The scouting report highlights new consumer behaviors and expectations

Driving that point home, Majesco conducted consumer research in 2017 to determine the acceleration in changing digital behaviors across a number of technology and business indicators — the factors that are reshaping insurance. To capture the next generation of buyers, let alone retain current customers, insurers must begin to use playbooks that are aligned to the generational consumer needs and expectations, personalizing insurance, and place their companies firmly into the realm of Digital Insurance 2.0.

We found that all generations share the top three most-performed “new” activities that we used as consumer trend indicators. There are substantial numbers of people who have now:

  • Paid for something with a company’s app (e.g. Amazon, Starbucks)
  • Paid for transportation through a ride-sharing service like Uber or Lyft
  • Used a fitness tracker like Fitbit, Garmin, etc.

The Gen Z and millennial generations are at about 45% to 60% in usage of the top three, indicating a critical mass of interest. And while Gen X and Boomers are in the 30%-40% range, given the growth in usage we expect this to continue in an upward trend, as their comfort level with digital technologies increases. Customers across all generations have come to expect the convenience of researching, buying and paying for products, services and information on demand – any time and any place – via any device (phone, tablet, wearables) … and that includes insurance.

The on-demand context of these behaviors, based on location, time and activity, lend themselves well to insurance applications, as risks are influenced heavily by where a person (or thing) is, what they are doing and when and how long they are doing it. Interestingly, and counter to perceptions of older generations, there is strong on-demand interest by Gen Xers and pre-retirement Boomers … emphasizing why digital engagement needs to be personalized to be effective.

The report categorized analysis of the activities into seven key areas: gig economy, sharing economy, connected devices, payment methods, products, channels and other emerging technologies. Here are some of the highlights:

  • The 2016 Upwork and the Freelancers Union’s annual survey estimated that 55 million people, or 35% of the U.S. workforce, chose freelancing as their means of work. Our survey results confirm that participation in gig economy activities across all generations is similar to the Upwork survey. However, a smaller percentage have “side hustles” via ridesharing or renting their rooms/houses or cars.
  • Consumption of ridesharing services is a dominant behavior across all generations. Home/roomsharing services are used about half as much, yet still have a strong and growing appeal.
  • Connected device use is seeing tremendous gains. Fitness trackers are the most popular type of connected device across all generations. The nearly 33% of Gen Z and 25% of millennials using connected home devices could also rapidly help intensify these new needs and expectations.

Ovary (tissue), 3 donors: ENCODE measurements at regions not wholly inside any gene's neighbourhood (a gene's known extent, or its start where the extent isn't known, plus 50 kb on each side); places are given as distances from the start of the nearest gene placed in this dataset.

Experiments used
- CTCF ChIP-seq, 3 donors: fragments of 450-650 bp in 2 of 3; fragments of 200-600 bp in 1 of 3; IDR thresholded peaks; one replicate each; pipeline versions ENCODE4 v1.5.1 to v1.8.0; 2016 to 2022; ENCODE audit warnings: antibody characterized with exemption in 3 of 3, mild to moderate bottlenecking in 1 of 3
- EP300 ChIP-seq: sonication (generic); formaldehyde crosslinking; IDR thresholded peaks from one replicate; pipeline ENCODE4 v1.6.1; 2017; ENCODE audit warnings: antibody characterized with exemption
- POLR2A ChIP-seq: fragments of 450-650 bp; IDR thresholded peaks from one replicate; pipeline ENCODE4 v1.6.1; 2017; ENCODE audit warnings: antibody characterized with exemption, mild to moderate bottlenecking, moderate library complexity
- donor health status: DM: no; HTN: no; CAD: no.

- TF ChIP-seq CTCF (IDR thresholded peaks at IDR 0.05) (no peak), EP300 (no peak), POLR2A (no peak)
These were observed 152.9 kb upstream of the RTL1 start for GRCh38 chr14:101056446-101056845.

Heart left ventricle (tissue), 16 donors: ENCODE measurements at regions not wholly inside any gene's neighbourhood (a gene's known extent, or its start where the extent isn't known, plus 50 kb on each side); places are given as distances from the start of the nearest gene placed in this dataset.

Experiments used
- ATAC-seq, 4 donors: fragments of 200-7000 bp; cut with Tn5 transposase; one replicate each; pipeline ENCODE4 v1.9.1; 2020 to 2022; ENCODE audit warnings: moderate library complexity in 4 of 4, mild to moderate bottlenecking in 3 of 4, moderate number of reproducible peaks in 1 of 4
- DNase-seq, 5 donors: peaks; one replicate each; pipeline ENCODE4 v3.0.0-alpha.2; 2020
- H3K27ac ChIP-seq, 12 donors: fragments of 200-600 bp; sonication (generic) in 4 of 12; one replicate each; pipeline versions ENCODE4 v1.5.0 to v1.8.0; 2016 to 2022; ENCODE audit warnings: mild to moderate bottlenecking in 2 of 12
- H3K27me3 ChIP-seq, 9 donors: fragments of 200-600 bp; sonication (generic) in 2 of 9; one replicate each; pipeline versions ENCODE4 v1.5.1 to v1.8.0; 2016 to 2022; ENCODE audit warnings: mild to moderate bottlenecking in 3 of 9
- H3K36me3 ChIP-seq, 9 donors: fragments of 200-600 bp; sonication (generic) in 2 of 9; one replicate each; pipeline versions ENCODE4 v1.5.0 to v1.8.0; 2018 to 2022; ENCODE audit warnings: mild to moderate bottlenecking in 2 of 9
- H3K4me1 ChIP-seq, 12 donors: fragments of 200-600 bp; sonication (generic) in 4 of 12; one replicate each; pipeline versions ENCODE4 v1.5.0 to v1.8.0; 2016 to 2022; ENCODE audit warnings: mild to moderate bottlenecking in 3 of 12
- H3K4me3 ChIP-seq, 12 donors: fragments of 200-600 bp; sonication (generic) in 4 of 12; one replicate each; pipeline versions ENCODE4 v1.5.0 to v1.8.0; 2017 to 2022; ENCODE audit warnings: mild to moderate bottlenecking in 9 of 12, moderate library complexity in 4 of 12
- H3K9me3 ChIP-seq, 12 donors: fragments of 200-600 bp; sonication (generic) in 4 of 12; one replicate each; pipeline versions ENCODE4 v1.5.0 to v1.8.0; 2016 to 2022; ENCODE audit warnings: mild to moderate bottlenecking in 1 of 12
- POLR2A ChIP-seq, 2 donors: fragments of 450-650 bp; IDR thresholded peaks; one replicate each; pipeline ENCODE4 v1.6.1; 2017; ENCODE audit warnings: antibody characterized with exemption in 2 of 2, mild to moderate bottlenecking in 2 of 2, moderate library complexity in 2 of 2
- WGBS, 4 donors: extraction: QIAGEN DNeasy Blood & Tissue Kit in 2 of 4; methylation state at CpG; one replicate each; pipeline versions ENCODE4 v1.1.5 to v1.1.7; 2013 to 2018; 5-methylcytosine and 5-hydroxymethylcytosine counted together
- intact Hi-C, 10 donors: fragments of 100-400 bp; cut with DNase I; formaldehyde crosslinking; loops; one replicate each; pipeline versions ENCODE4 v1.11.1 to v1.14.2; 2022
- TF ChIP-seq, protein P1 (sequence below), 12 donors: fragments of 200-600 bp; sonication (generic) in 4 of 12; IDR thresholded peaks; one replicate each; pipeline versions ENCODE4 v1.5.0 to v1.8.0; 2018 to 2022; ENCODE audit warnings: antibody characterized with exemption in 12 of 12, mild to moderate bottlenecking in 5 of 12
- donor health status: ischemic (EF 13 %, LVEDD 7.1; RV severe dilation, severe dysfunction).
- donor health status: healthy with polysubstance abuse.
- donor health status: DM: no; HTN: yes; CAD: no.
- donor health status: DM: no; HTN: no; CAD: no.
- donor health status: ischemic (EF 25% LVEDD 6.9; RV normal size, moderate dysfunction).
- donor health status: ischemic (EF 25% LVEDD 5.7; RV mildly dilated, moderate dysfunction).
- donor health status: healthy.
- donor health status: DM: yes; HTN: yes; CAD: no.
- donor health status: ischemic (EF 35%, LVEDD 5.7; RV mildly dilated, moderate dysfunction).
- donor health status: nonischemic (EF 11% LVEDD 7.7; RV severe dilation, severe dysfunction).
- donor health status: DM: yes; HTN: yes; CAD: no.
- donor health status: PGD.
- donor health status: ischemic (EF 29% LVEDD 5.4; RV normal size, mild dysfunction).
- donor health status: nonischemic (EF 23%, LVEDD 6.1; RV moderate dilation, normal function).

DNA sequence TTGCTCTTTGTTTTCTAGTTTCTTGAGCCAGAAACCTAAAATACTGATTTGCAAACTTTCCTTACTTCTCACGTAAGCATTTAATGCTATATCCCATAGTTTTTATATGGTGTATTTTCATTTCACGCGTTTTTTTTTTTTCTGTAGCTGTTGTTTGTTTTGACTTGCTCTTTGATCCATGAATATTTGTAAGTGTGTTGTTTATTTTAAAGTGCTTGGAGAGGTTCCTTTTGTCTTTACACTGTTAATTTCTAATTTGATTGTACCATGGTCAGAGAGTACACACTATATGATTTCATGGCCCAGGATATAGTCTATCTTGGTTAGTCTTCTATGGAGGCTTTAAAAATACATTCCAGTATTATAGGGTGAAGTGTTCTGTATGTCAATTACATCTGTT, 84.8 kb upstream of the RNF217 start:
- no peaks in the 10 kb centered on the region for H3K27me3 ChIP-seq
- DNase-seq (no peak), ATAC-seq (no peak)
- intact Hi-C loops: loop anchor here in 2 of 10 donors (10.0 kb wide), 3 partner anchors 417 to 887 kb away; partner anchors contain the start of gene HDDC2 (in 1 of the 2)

• Use of ApplePay and SamsungPay saw strong year-on-year growth, with more than a third of Gen Z and millennials and a quarter of Gen X now using them regularly. The increased use of digital payment capabilities is raising the bar of expectations across all generations for all types of purchases, including insurance.
  • Across all generations, 22% to 38% purchased insurance from a website, with Gen Z and millennials clearly leading the use of this channel. This suggests the increased ease and desire of the younger generation to buy online.
  • On-demand insurance was surprisingly strong, with 25% to nearly 30% purchasing it for a specific item or event, such as the kind of insurance that Trov offers. On-demand and subscription-based models are rapidly gaining acceptance in a shorter time, as compared with website purchases, which have been around for nearly 20 years.
  • Not surprisingly, Gen Z and millennials lead the older generations in their use of drones and 3D printers (or items produced by one). These are two rapidly growing technologies that present significant risk implications for the insurance industry.

What this conveys to insurers doing their own analysis is that “new” is increasingly “normal,” more quickly. Using research responses, we extrapolated valuable “plays” that insurers may pull for use in their own playbooks.

See also: Stretching the Bounds of Digital Insurance  

The game has already started…your team better join soon  

Many new business models and new products emerging in the market are focused directly on exploiting these new behaviors and expectations. These Digital Insurance 2.0 teams are intent on challenging the traditional products, services and processes of traditional Insurance 1.0 teams. And while customers and the market will ultimately determine their success, we tested five of them and learned they stand a good chance of succeeding, especially among the younger generations who are the new generation of insurance customers.

Furthermore, we decomposed these new products and new business models into 30 distinct attributes and tested them with customers to determine their interest in buying and potential to switch to them. And the interest to buy and switch is strong. Existing insurers need to seriously begin to understand, plan and develop new offerings and capabilities aligned to these … which represent Digital Insurance 2.0.

In my next blog, we’ll look at customer reactions to those business models, assess their viability for use in insurer playbooks and discuss how the 30 attributes can be used to create some Ideal Offerings for different customer segments. For a preview, be sure to readThe New Insurance Customer — Digging Deeper: New Expectations, Innovations and Competition.

Digital playbooks are already in use. Does your company have a strategy to embrace the digital age and shift to Digital Insurance 2.0 to drive growth? The time for developing and using the digital playbook is at hand.